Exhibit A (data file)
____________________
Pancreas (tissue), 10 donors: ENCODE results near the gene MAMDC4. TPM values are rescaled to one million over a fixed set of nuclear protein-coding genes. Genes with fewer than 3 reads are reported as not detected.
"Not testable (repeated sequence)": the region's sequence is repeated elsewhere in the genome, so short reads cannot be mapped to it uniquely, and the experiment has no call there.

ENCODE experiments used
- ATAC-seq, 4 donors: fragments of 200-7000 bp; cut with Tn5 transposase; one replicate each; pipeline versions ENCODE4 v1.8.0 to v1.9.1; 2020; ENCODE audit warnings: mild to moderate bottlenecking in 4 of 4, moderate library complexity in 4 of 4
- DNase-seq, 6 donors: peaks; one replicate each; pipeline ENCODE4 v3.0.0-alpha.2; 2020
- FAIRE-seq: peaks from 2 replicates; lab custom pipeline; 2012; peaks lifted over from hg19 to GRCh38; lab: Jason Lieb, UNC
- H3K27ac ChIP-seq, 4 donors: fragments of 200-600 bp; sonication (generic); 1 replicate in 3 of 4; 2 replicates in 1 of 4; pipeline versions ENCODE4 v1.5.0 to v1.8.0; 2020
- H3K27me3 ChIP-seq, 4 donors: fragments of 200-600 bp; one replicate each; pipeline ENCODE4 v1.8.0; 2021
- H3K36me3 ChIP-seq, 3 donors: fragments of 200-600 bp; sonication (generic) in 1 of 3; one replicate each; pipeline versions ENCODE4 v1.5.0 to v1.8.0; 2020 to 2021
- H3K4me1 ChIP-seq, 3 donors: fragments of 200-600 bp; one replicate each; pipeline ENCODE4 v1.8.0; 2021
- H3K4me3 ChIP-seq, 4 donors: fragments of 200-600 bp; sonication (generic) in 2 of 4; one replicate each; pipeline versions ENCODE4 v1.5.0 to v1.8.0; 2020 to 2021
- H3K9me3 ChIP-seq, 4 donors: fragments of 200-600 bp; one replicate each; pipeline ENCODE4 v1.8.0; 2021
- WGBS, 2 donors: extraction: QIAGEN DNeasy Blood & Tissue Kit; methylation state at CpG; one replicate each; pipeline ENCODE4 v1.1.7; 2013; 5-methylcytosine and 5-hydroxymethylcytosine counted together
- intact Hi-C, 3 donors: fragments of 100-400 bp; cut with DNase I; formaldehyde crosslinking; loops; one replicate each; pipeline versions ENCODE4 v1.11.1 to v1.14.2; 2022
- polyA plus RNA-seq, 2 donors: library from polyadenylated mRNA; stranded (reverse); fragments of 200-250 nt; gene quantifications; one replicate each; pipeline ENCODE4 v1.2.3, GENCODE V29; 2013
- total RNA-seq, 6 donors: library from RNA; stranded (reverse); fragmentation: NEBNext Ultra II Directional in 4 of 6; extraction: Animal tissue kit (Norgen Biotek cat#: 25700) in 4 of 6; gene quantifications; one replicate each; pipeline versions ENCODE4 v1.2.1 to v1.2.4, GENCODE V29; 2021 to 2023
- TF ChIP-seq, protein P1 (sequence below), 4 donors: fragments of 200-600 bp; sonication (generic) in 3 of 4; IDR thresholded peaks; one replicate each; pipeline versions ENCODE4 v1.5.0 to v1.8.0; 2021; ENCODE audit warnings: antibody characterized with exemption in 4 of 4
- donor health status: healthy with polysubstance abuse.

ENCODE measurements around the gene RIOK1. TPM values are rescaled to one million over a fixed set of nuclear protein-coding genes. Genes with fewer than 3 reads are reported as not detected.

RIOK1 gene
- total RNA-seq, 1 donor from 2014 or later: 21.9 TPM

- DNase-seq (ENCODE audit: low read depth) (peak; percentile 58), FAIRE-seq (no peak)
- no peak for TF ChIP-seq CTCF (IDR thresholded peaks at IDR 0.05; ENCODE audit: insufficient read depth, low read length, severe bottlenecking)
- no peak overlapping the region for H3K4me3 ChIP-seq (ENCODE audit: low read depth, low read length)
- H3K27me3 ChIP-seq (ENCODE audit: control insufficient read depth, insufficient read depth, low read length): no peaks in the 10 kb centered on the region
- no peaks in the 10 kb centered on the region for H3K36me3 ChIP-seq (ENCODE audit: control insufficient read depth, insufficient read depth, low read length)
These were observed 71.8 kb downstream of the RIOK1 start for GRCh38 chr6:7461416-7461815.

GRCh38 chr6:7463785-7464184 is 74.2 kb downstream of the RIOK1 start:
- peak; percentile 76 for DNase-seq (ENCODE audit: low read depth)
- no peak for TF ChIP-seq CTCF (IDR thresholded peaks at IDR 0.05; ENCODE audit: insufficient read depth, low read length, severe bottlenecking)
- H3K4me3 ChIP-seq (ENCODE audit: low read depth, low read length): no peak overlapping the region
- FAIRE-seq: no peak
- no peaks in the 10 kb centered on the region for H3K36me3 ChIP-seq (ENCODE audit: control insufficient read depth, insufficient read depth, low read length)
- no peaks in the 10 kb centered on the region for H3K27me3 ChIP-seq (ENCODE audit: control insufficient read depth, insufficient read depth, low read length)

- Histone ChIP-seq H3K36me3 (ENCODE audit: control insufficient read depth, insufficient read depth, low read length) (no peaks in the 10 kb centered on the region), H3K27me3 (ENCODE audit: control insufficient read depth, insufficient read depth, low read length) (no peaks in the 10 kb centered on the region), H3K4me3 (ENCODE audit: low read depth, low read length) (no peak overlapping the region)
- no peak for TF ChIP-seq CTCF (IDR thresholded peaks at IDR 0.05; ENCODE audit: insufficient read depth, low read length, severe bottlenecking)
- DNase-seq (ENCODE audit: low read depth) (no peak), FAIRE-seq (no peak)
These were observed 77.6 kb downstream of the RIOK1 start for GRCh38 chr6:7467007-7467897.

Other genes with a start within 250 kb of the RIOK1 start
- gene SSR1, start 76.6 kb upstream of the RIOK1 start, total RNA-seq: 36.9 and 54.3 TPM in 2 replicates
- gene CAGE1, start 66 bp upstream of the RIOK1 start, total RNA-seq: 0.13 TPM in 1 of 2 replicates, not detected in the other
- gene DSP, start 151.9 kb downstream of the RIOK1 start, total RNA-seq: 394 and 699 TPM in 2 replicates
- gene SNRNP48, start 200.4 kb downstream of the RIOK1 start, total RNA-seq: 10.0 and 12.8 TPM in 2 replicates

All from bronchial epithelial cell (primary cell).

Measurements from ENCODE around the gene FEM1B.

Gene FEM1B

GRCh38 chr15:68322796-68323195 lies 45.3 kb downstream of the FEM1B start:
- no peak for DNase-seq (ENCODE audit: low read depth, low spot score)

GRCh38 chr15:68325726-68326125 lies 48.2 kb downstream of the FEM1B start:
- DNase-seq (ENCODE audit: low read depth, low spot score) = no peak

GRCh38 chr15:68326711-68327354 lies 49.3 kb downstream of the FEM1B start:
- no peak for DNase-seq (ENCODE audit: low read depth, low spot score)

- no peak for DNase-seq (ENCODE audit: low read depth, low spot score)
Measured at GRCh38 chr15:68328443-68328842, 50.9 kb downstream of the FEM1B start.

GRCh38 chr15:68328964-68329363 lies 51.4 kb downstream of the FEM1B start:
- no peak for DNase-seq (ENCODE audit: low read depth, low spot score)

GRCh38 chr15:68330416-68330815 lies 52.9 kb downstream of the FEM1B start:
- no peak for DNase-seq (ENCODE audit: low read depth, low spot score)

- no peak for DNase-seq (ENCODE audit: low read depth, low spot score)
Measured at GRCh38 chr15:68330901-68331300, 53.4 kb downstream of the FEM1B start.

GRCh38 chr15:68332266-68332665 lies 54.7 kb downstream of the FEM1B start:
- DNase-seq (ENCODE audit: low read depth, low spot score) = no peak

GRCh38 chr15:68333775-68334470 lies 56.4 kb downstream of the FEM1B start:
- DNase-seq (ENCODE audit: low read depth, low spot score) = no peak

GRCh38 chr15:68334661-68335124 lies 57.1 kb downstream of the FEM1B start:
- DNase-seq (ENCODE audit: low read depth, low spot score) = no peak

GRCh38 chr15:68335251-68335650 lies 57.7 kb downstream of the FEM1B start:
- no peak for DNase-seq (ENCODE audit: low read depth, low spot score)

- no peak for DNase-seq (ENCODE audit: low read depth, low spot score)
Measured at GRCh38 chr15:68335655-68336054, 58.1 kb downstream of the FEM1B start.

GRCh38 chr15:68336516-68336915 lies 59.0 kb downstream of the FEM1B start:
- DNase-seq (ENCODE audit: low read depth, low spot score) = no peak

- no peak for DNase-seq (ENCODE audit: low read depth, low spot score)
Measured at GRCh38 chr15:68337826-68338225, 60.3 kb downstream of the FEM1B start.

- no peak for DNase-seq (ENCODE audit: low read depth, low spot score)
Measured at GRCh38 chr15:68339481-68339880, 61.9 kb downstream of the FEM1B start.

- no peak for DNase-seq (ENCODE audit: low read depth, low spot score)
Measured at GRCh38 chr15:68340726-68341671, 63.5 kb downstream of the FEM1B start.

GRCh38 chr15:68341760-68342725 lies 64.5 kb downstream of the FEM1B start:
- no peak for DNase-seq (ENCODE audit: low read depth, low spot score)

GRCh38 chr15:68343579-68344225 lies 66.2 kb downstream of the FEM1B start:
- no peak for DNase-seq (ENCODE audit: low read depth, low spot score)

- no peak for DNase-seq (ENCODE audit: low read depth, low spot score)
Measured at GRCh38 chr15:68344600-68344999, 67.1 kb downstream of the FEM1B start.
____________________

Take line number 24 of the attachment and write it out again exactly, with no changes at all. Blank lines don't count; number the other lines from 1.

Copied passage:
- no peak overlapping the region for H3K4me3 ChIP-seq (ENCODE audit: low read depth, low read length)